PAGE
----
“We started as a campaign group in response to the Omega Works redevelopment because of its immediacy, but the ambition is to extend this across warehouses,” says Caitlin. Suggestions moving forward range from registering as a Community Land Trust, to putting into place a designated neighbourhood forum. Currently, the group is in conversation with the mayoral Culture at Risk team, which has attempted to safeguard London’s grassroots cultural infrastructure since 2016. Whilst the warehouses are residential locations, there’s grounds for arguing they’re also cultural institutions that need to be preserved. 

“It’s not just a home. It’s not just a workplace. It’s culture. It’s history. So many memories have been created here,” says Namal. Whether it was due to a party, a gig or a pottery class, thousands of people have crossed paths with these neighbourhoods that are slowly getting eradicated. 

But, in other alternative living spaces across the country, we’re seeing some succeed; Ashley Vale, in Bristol, was a disused industrial site which was purchased in 2001 by local residents wanting to avoid developers building identical houses across it. Today, it is run by a successful non-profit making company and still holds 41 homes. In Liverpool, charity Housing People, Building Communities is in the process of converting the former St Bernard’s Catholic church into 16 new affordable homes, all whilst preserving the integrity of this historic building.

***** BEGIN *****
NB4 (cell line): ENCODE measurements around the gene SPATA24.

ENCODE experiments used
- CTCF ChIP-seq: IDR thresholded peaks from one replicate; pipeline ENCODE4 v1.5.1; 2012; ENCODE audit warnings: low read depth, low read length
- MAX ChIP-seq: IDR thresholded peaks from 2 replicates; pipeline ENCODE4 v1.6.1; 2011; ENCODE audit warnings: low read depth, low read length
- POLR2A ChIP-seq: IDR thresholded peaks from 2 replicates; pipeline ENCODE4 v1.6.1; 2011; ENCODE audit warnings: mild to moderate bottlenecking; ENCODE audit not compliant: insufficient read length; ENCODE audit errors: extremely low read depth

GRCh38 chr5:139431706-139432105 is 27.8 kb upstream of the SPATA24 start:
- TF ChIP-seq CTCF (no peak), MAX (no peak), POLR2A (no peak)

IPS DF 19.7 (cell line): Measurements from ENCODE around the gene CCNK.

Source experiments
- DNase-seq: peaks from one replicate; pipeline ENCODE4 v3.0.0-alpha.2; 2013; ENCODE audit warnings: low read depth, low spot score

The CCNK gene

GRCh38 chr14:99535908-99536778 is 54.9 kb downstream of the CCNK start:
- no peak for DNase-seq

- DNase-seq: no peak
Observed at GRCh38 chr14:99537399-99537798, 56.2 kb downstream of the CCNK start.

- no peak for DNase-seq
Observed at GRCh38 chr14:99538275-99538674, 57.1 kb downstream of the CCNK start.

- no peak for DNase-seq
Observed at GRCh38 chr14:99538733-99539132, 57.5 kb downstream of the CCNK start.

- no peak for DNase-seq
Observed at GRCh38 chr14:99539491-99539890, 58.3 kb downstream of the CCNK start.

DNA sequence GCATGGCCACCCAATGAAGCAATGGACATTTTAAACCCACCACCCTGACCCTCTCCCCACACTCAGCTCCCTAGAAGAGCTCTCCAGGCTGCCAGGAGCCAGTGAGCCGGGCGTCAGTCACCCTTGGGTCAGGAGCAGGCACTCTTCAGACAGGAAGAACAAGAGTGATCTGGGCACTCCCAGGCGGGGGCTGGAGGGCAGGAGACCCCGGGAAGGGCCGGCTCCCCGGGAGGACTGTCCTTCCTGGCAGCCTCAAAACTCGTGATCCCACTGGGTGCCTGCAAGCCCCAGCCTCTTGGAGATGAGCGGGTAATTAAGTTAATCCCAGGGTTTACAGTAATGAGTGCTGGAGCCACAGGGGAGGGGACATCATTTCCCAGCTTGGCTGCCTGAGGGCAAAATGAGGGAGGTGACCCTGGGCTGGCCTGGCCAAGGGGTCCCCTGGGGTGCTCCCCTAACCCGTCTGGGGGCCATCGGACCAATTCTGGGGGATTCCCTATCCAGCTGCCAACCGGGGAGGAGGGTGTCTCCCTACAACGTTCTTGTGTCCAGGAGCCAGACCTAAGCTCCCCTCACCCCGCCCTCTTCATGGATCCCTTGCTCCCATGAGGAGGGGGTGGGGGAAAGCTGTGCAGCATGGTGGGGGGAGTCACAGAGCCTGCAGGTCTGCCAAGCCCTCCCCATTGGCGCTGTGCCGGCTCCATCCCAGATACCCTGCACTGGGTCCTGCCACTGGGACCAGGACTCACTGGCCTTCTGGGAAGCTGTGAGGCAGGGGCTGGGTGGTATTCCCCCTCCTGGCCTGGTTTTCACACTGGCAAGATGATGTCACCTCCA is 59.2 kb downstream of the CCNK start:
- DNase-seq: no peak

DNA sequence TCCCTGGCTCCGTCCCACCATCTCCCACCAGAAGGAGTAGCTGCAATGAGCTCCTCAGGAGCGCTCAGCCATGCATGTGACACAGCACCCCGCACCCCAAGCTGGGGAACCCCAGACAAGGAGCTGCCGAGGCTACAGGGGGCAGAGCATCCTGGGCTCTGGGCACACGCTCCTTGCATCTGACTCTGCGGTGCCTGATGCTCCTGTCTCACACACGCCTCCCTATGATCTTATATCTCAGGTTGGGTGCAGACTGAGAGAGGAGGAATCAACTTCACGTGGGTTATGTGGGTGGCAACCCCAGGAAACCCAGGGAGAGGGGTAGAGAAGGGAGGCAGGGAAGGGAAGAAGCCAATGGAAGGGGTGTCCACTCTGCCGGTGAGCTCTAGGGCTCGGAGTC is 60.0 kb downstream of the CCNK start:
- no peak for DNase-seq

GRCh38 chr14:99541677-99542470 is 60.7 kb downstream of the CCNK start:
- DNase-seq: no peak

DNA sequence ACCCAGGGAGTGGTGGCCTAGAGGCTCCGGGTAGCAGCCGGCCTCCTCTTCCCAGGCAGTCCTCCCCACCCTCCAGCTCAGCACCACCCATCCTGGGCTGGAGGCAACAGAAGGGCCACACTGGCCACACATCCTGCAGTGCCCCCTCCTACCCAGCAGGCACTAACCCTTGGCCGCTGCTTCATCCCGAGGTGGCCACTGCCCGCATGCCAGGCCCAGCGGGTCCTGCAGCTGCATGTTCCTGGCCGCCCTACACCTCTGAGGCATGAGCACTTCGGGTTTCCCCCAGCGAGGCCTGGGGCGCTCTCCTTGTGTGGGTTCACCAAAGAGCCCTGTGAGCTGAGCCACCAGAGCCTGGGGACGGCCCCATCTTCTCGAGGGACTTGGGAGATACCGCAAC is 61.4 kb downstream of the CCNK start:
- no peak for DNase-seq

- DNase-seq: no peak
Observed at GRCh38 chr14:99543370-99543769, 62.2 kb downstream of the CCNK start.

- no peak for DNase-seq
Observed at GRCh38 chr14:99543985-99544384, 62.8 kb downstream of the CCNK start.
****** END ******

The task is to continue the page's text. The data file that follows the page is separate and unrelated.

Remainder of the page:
Moving into a warehouse felt like winning the housing bingo: massive space, cheap rent, good location. 

But, above anything else, living in a warehouse feels special: art exhibitions regularly take place in units across our road, a chaotic Facebook group is filled with folks donating possessions and services, and there’s something magical about watching this collective of hippies and misfits living harmoniously next to a small Congolese church and a men-only bodybuilding gym. 

As I currently stand in an active tenancy dispute related to my rent increase, I’m reminded of Mona's words: “Landlords can do whatever they want. It’s the people that make the place. And you can’t destroy people." I’m confident all the outstanding people I have met in my time here will persevere.